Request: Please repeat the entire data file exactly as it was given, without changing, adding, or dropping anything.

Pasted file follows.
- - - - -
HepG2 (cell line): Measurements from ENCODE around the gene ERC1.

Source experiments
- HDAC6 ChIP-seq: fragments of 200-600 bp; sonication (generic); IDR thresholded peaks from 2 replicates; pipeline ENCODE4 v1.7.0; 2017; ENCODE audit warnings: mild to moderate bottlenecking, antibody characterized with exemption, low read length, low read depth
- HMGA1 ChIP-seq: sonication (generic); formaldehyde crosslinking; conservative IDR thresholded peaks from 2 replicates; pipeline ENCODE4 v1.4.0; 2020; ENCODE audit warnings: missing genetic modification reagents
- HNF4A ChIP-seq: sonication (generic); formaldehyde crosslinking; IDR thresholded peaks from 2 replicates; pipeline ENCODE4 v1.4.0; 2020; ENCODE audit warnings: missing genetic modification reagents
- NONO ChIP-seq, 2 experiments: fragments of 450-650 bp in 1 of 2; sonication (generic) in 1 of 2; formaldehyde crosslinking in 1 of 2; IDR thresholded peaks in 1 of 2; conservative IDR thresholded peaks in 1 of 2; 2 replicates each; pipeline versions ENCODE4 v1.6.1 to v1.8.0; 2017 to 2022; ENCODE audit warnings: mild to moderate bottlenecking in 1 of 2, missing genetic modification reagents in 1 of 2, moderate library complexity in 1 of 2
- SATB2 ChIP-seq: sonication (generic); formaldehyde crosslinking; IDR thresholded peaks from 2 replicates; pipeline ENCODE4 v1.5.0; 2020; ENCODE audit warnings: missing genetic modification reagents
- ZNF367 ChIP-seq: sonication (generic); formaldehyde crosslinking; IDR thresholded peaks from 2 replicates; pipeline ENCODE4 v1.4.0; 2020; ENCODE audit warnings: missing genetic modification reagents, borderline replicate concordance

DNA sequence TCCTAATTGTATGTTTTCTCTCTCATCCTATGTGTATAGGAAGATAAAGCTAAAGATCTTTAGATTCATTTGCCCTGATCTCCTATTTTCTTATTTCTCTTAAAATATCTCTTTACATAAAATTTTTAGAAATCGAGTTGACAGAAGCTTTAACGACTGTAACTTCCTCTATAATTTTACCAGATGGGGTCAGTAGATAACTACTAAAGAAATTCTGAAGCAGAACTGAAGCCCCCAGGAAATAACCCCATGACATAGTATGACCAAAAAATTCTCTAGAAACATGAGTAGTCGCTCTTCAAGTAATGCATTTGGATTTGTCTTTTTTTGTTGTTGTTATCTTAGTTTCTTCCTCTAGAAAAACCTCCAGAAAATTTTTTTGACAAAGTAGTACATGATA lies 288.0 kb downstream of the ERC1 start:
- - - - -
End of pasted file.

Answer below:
HepG2 (cell line): Measurements from ENCODE around the gene ERC1.

Source experiments
- HDAC6 ChIP-seq: fragments of 200-600 bp; sonication (generic); IDR thresholded peaks from 2 replicates; pipeline ENCODE4 v1.7.0; 2017; ENCODE audit warnings: mild to moderate bottlenecking, antibody characterized with exemption, low read length, low read depth
- HMGA1 ChIP-seq: sonication (generic); formaldehyde crosslinking; conservative IDR thresholded peaks from 2 replicates; pipeline ENCODE4 v1.4.0; 2020; ENCODE audit warnings: missing genetic modification reagents
- HNF4A ChIP-seq: sonication (generic); formaldehyde crosslinking; IDR thresholded peaks from 2 replicates; pipeline ENCODE4 v1.4.0; 2020; ENCODE audit warnings: missing genetic modification reagents
- NONO ChIP-seq, 2 experiments: fragments of 450-650 bp in 1 of 2; sonication (generic) in 1 of 2; formaldehyde crosslinking in 1 of 2; IDR thresholded peaks in 1 of 2; conservative IDR thresholded peaks in 1 of 2; 2 replicates each; pipeline versions ENCODE4 v1.6.1 to v1.8.0; 2017 to 2022; ENCODE audit warnings: mild to moderate bottlenecking in 1 of 2, missing genetic modification reagents in 1 of 2, moderate library complexity in 1 of 2
- SATB2 ChIP-seq: sonication (generic); formaldehyde crosslinking; IDR thresholded peaks from 2 replicates; pipeline ENCODE4 v1.5.0; 2020; ENCODE audit warnings: missing genetic modification reagents
- ZNF367 ChIP-seq: sonication (generic); formaldehyde crosslinking; IDR thresholded peaks from 2 replicates; pipeline ENCODE4 v1.4.0; 2020; ENCODE audit warnings: missing genetic modification reagents, borderline replicate concordance

DNA sequence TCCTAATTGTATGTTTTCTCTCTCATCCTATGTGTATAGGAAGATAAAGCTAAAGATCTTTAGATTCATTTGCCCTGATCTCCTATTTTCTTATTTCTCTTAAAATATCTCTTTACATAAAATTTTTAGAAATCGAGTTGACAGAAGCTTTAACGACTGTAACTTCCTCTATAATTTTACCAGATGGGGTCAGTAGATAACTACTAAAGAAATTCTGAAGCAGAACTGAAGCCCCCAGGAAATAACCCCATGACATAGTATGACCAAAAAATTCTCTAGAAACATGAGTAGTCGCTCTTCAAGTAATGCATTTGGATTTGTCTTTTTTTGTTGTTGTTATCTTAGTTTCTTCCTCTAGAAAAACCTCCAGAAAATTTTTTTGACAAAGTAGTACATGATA lies 288.0 kb downstream of the ERC1 start: